The Tomb in the Gardenby Jesse Lyman Hurlbut
YOU REMEMBER that from the garden of Gethsemane, very early on Friday morning, Jesus was brought before the high council of the Jews for trial, and that by the council it was ordered that Jesus should be put to death as one who falsely claimed that he was Christ, the King of Israel.
But not all the members of this council were enemies of Jesus. A very few of them were his friends, but in secret, not daring to speak for him or to vote for him, for fear of the rulers and the people.
One of these secret friends of Jesus was Nicodemus, the ruler who had come to see Jesus at night three years before, on his first visit to Jerusalem. Another was a good man named Joseph, a rich man, who lived at a place called Arimathea, some miles out of Jerusalem, in the country.
This man, Joseph of Arimathea, did a very bold thing. He went to Pilate in his palace, and asked Pilate to allow him to take down from the cross the dead body of Jesus, and to bury it. To us this may not seem a brave act, but it was, for the Roman rulers were very suspicious of anybody who appeared to be the friend of one who had been condemned to death.
Some time before this, when a man asked the governor for the body of a man who had been put to death, the governor ordered that his friend should also be slain as an enemy of the Romans and the governor's enemy.
It might be said that Joseph of Arimathea "took his life in his hands" when he asked Pilate for the body of Jesus.
But Pilate was not angry with Joseph; and at heart he was not an enemy of Jesus. Pilate was surprised to learn that Jesus was already dead, for sometimes upon the cross men lived several days of terrible pain.
He sent for the Roman captain who had been in charge at the cross, and asked him if Jesus the Nazarene was dead. When the captain told him that Jesus was dead, he allowed Joseph to take away the body and do with it as he pleased.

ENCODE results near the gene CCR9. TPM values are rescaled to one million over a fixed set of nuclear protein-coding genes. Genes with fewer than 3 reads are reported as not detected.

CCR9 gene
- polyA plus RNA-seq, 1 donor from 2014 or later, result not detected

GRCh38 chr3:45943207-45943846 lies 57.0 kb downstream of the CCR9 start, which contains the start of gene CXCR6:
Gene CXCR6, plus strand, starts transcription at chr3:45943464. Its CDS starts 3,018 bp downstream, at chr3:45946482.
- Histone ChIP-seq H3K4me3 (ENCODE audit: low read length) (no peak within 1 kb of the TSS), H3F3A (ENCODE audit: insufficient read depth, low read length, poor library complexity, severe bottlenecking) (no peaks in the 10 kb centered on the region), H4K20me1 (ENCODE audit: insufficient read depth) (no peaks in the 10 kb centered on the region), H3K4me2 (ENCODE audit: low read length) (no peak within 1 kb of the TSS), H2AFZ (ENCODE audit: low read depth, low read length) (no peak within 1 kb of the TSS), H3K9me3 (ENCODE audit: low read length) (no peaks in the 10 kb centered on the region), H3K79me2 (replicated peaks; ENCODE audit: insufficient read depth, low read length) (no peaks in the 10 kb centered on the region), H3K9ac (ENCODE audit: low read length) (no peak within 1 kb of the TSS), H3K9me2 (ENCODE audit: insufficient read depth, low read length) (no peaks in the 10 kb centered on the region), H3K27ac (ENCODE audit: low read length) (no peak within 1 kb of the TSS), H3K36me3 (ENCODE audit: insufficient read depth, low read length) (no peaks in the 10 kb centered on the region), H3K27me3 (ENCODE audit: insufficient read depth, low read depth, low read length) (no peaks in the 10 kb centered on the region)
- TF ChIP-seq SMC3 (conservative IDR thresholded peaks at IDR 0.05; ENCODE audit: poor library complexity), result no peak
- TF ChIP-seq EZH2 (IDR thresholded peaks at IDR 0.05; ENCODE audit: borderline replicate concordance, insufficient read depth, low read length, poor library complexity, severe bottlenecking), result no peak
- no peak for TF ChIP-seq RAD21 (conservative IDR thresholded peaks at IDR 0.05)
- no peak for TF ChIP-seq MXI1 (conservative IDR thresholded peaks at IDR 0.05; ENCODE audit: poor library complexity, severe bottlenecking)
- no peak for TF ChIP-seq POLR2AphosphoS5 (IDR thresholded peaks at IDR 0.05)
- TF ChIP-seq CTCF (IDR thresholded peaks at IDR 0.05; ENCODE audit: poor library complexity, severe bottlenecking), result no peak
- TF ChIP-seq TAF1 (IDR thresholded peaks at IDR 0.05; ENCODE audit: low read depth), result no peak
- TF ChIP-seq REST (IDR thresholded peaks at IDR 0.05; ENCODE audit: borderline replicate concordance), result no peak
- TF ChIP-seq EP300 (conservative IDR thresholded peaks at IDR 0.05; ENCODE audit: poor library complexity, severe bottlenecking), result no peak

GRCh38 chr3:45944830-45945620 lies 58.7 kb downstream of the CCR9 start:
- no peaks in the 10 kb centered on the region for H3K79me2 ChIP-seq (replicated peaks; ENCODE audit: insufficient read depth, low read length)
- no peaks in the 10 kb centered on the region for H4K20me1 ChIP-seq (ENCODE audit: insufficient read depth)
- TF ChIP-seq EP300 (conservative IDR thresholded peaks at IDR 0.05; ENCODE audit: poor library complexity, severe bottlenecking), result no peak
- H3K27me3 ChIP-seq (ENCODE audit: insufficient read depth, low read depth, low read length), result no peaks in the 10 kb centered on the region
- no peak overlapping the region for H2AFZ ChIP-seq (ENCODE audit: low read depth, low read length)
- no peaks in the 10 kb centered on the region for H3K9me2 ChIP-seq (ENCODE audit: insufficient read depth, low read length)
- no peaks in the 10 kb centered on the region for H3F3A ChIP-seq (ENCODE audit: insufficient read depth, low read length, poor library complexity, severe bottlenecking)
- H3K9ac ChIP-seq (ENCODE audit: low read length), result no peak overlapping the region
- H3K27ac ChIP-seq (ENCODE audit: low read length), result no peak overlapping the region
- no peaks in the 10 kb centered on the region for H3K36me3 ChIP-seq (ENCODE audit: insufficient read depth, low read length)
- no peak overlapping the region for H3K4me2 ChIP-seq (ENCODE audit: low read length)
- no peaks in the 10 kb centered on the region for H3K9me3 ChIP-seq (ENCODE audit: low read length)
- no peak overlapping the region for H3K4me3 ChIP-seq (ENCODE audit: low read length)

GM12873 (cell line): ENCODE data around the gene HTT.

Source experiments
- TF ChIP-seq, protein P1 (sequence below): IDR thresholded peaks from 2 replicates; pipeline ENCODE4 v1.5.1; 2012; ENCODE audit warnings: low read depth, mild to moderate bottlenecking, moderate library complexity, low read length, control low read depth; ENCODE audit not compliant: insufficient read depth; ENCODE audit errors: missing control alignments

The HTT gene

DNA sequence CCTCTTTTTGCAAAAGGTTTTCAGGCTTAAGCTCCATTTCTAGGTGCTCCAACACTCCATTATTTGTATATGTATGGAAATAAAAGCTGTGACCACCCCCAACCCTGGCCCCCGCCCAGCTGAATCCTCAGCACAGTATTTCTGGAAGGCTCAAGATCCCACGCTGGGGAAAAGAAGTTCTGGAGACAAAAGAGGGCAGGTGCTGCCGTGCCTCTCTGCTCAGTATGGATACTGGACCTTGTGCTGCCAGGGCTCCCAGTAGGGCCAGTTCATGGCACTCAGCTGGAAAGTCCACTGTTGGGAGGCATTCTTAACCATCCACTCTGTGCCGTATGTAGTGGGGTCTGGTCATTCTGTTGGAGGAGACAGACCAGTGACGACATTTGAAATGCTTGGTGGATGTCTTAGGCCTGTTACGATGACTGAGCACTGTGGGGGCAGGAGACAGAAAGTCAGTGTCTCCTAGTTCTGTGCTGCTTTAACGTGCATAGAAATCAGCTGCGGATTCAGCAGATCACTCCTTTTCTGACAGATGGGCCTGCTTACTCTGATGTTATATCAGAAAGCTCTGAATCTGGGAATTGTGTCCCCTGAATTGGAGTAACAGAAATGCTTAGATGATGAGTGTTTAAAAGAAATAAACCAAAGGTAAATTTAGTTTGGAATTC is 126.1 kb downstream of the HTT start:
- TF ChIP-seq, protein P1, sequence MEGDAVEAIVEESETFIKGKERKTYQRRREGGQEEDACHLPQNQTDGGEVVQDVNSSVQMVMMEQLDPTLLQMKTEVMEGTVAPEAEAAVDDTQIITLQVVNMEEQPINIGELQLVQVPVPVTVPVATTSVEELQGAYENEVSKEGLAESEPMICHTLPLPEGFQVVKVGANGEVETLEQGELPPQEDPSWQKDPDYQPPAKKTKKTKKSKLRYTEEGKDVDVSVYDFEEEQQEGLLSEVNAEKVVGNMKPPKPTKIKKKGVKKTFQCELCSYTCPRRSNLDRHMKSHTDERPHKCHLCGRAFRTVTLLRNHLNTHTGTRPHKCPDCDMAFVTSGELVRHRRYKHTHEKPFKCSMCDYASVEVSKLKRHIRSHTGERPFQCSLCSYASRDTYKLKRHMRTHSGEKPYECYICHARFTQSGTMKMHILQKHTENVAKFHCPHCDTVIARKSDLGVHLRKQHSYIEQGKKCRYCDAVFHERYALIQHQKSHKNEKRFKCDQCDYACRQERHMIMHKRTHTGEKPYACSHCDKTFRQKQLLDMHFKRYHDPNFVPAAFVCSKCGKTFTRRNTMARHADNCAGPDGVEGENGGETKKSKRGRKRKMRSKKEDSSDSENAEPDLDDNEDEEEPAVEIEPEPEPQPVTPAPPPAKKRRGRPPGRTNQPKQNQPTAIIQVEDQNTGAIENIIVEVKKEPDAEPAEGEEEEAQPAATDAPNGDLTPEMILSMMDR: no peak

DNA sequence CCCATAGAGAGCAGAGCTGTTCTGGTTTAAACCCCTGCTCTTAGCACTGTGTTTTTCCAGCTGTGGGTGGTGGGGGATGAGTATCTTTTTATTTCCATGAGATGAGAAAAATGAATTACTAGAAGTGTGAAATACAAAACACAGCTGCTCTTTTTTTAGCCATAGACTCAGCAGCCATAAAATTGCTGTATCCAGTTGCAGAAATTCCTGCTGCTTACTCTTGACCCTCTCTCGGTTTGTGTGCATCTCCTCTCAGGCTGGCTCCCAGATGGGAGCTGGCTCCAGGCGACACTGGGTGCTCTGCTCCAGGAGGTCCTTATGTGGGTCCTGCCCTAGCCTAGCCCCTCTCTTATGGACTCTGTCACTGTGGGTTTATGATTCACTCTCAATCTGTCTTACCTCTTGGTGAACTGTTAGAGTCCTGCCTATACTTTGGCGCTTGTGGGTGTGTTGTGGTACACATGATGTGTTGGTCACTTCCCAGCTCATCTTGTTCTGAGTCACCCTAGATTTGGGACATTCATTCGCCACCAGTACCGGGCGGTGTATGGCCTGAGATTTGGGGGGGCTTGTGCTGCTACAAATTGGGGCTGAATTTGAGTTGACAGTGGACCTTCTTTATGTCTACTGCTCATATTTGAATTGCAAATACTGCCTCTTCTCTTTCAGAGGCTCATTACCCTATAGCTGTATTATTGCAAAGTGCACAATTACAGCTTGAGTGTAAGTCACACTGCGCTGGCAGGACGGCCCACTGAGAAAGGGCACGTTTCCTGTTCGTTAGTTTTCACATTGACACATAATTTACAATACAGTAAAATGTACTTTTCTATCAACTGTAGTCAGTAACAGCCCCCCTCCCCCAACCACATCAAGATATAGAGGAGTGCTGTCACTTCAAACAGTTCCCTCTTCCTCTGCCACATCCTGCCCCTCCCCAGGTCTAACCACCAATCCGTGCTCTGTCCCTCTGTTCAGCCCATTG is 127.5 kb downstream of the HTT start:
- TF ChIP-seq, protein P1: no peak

Then Joseph, with some of the disciples of Jesus, carefully and tenderly took down from the cross the body of Jesus; and after the manner of Jewish burials at that time, wrapped it round and round with long strips of linen cloth. They also tied a napkin over the face of Jesus.
Nicodemus came to help in the burial, bringing with him the weight of a hundred pounds in fragrant and costly spices, aloes and myrrh, which they laid in the linen cloth around the body.
Near the place where Jesus was crucified was a garden belonging to Joseph of Arimathea, and in the side of the rocky hill was a cave which Joseph had hollowed out for his own tomb.
No dead body had ever been buried in this tomb; and there they laid the body of Jesus. Then they rolled a great stone to the door of the tomb, and left it.
Near by, at this time, were some of the women who had come with Jesus from Galilee; looking on while the body of Jesus, whom they had loved so fondly, was laid in the tomb.
One of these women was Mary Magdalene, or "Mary of Magdala" by the Sea of Galilee, a woman from whom Jesus had driven out evil spirits more than a year before.
Another woman was Mary, the wife of Clopas; and another was named Salome, who may have been the mother of the disciples James and John, and the wife of Zebedee the fisherman. These women noticed carefully the place where the body of Jesus was buried.
On the next morning, which was the Jewish Sabbath day, the chief priests and leading men among the Jews came to Pilate and said to him:
"We remember, sir, that while this man who deceived the people was alive, he said, 'After three days in the tomb I will arise again.' Now, then, give orders that the tomb where he is buried be kept under guard for three days. For if it be not watched, his disciples may come and steal his body out of the tomb and hide it; then they will tell the people, 'He is risen from the dead,' and the last false report will do more harm than the first, that he was the King of Israel."
"Take a guard of soldiers," said Pilate, "and make it just as sure as you can."
So they went and made the tomb secure by putting a seal on the great stone at the door. Also they placed a guard of soldiers in front of the tomb, with orders to stay there for three days.
On one side of the rounded skull-like hill which may have been Calvary, where Jesus was crucified, there has been found a very ancient tomb, which may have been the place of the Saviour's burial. No one can be sure of this; but we may be certain that either in this tomb, or in one like it, not far away, Jesus was buried.